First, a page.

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In Dickens' A Tale of Two Cities, there are many quotes that define the characters trying to cope with extremely difficult situations.
Doctor Manette has spent most of his life in jail because he tried to bring members of the upper-class to trial. Having missed so much, he lives vicariously through Lucie who reminds him of his wife. He moves between sanity and insanity, trying to cope with eighteen years in prison and what he has lost of himself.
She was the golden thread that united him to a Past beyond his misery, and to a Present beyond his misery: and the sound of her voice, the light of her face, the touch of her hand, had a strong beneficial influence with him almost always. (Second Book, Chap. Four)
Because of her father's "situation," Lucie and the Doctor must live frugally ("little means" - little money). Lucie is rather frail, but devoted—and a light in the darkness of the French Revolution. However, Lucie also has a gift of making barren rooms and filling them with life. In her home, she uses the addition of small, inexpensive ("thrifty") and colorful items that welcome one into any room:
Although the Doctor’s daughter had known nothing of the country of her birth, she appeared to have innately derived from it that ability to make much of little means, which is one of its most useful and most agreeable characteristics. Simple as the furniture was, it was set off by so many little adornments, of no value but for their taste and fancy, that its effect was delightful. The disposition of everything in the rooms, from the largest object to the least; the arrangement of colours, the elegant variety and contrast obtained by thrift in trifles, by delicate hands, clear eyes, and good sense; were at once so pleasant in themselves, and so expressive of their originator, that, as Mr. Lorry stood looking about him, the very chairs and tables seemed to ask him, with something of that peculiar expression which he knew so well by this time, whether he approved? (Second Book, Chap. Six)
However, she ia also able to take barren lives and fill them with light as well.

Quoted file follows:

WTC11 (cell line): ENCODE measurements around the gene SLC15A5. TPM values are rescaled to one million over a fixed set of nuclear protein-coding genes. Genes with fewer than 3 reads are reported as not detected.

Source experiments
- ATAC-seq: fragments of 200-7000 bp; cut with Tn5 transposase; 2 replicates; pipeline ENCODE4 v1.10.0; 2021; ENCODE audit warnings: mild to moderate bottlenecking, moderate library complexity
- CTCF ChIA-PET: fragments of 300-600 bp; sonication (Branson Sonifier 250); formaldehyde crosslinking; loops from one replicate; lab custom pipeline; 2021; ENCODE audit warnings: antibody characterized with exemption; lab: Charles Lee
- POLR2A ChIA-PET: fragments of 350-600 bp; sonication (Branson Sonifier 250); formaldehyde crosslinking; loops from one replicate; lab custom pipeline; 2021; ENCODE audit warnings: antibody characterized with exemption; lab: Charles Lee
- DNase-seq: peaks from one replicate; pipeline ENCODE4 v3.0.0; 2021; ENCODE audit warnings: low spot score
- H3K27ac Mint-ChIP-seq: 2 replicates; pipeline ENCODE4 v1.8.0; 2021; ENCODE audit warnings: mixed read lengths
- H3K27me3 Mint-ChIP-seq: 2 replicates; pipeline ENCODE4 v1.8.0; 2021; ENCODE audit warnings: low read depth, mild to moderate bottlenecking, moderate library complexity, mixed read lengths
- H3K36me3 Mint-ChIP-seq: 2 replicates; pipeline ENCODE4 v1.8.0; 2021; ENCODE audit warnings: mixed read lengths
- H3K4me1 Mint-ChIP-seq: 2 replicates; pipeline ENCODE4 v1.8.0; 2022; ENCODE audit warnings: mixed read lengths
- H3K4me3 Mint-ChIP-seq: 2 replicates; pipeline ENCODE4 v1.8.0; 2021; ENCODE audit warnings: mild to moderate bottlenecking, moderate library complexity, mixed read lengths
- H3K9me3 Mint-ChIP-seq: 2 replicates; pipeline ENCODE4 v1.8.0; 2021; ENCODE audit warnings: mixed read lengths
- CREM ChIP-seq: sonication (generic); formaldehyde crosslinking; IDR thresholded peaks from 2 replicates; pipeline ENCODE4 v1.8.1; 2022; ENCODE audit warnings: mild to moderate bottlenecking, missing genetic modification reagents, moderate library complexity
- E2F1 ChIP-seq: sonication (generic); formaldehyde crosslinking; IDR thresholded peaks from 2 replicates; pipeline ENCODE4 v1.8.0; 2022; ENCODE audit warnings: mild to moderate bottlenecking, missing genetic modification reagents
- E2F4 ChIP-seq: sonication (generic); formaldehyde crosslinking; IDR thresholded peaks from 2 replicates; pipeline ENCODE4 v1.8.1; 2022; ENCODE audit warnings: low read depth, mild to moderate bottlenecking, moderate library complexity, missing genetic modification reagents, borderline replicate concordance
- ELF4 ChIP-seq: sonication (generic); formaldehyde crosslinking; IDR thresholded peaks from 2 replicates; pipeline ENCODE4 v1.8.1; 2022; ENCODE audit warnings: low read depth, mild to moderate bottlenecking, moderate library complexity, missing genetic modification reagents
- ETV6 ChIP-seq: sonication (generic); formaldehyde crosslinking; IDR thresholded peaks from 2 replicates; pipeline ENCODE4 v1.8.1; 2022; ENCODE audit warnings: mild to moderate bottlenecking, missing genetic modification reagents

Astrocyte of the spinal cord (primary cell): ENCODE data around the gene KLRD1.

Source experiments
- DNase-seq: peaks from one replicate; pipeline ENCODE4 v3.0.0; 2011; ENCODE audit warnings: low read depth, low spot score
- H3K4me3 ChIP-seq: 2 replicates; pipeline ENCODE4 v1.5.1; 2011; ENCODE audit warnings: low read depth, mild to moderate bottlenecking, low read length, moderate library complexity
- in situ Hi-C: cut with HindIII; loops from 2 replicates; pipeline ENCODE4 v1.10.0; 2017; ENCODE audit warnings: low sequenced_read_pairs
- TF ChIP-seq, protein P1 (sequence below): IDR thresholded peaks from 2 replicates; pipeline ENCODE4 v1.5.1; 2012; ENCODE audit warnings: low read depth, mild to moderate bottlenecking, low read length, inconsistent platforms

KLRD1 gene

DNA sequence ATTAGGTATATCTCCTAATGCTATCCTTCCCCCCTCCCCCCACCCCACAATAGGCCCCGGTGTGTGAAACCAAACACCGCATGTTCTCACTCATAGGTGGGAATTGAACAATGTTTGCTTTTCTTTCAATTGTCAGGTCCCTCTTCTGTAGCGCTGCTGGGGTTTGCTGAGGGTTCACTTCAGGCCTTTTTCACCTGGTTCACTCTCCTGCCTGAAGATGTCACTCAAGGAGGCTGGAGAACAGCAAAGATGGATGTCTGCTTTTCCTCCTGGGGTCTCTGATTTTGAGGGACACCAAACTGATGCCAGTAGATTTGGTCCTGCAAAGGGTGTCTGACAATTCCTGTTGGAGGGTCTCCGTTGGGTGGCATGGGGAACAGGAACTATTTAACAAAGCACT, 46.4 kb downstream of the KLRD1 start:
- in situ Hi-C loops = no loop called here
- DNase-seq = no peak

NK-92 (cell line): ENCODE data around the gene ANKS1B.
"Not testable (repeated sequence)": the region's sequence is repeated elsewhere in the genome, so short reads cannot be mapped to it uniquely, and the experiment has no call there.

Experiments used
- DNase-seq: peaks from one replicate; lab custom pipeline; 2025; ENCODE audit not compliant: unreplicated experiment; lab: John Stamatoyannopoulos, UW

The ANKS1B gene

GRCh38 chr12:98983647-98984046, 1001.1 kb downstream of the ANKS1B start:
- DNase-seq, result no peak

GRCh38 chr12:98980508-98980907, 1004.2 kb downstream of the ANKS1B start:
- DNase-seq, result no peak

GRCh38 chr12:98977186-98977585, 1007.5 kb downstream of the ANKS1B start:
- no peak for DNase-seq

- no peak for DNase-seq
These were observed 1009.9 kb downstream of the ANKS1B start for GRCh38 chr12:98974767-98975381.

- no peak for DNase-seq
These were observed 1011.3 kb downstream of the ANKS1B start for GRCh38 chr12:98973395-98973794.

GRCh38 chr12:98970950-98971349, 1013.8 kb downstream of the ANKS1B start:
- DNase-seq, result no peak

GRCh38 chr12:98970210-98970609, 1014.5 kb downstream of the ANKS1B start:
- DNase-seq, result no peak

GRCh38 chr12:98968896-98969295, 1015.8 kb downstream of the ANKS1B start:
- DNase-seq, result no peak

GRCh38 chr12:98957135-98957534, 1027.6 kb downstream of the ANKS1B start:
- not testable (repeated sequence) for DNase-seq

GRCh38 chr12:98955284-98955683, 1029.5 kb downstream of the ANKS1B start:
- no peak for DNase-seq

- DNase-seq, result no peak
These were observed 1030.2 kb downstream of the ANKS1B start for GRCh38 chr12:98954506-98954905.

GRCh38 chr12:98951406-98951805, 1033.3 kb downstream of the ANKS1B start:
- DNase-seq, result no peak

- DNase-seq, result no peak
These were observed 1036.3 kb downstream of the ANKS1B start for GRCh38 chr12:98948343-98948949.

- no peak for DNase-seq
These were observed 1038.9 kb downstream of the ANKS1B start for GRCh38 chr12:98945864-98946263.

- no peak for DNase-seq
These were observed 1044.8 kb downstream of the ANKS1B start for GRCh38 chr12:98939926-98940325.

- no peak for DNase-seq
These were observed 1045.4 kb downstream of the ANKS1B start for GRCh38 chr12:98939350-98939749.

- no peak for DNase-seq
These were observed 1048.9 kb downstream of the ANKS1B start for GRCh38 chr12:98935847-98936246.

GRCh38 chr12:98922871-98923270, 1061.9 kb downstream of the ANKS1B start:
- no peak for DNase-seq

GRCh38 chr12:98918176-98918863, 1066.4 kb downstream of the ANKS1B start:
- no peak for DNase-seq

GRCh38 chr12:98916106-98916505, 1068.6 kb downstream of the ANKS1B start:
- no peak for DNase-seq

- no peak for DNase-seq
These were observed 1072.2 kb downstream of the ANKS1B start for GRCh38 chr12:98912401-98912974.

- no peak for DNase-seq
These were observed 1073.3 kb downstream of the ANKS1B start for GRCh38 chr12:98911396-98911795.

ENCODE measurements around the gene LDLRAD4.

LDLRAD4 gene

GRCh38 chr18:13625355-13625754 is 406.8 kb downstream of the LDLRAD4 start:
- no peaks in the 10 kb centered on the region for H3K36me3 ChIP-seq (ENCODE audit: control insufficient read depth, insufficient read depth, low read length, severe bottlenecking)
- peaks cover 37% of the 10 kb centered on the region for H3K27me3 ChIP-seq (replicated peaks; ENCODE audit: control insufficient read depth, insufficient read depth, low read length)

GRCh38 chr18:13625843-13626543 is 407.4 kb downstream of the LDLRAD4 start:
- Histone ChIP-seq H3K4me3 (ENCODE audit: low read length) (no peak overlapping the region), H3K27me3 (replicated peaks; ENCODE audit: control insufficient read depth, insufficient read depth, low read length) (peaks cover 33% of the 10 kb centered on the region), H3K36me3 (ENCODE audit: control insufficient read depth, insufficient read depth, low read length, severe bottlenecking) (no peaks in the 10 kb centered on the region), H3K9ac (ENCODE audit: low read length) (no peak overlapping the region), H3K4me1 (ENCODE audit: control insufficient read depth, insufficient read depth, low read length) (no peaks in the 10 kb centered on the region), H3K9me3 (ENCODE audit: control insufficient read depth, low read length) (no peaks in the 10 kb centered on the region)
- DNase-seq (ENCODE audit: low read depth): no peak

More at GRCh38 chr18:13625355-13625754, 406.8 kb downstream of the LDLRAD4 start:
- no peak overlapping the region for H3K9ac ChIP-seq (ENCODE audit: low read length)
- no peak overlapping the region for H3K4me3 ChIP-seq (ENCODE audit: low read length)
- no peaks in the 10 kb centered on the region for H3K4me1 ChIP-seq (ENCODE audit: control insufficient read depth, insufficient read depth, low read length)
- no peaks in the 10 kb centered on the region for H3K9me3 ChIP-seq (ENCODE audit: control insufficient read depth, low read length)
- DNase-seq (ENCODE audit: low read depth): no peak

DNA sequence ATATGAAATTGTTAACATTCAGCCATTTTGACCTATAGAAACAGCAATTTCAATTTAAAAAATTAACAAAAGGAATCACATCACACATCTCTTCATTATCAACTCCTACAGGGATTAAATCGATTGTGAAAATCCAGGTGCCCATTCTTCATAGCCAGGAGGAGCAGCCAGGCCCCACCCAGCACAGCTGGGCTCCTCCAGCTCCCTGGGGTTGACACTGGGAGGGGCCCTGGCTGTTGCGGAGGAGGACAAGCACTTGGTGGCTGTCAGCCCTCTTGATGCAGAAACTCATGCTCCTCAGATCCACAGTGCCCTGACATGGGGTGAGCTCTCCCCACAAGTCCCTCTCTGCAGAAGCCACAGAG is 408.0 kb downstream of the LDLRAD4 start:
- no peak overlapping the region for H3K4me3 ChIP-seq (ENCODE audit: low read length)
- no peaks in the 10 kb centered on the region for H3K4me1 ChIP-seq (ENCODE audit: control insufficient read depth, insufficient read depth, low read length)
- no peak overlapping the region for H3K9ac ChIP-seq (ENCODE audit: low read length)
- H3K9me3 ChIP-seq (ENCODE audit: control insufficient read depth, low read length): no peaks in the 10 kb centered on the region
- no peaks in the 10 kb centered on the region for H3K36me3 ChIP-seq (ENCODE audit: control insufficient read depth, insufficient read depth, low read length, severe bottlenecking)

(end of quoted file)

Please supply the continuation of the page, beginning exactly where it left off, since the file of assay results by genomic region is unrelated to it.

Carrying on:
The final quote is from Sydney Carton, a drunken English lawyer— a brilliant man, he cannot practice law directly because of his alcoholism, so he works with C.J. Stryver. Carton is in love with Lucie Manette, but nothing can come of it. However, there is something about Lucie that makes him recall whatever was good or noble in his life. Though she encourages him to strive to be the man he wants to be, he knows he cannot, and so dedicates himself to guaranteeing her happiness:
For you, and for any dear to you, I would do anything. If my career were of that better kind that there was any opportunity or capacity of sacrifice in it, I would embrace any sacrifice for you and for those dear to you. Try to hold me in your mind, at some quiet times, as ardent and sincere in this one thing. The time will come, the time will not be long in coming, when new ties will be formed about you—ties that will bind you yet more tenderly and strongly to the home you so adorn—the dearest ties that will ever grace and gladden you. Oh‚ Miss Manette, when the little picture of a happy father’s face looks up in yours, when you see your own bright beauty springing up anew at your feet, think now and then that there is a man who would give his life to keep a life you love beside you! (Book Two, Chap. Thirteen)
(Sydney will give his life to save her husband at the end of the novel.)
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